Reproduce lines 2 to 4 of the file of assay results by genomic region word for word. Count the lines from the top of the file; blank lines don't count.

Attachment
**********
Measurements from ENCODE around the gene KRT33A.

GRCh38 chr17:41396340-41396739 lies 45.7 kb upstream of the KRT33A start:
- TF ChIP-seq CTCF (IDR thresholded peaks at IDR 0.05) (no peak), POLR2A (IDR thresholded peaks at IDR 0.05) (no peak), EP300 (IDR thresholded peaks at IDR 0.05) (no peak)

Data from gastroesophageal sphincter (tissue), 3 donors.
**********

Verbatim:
GRCh38 chr17:41396340-41396739 lies 45.7 kb upstream of the KRT33A start:
- TF ChIP-seq CTCF (IDR thresholded peaks at IDR 0.05) (no peak), POLR2A (IDR thresholded peaks at IDR 0.05) (no peak), EP300 (IDR thresholded peaks at IDR 0.05) (no peak)

Data from gastroesophageal sphincter (tissue), 3 donors.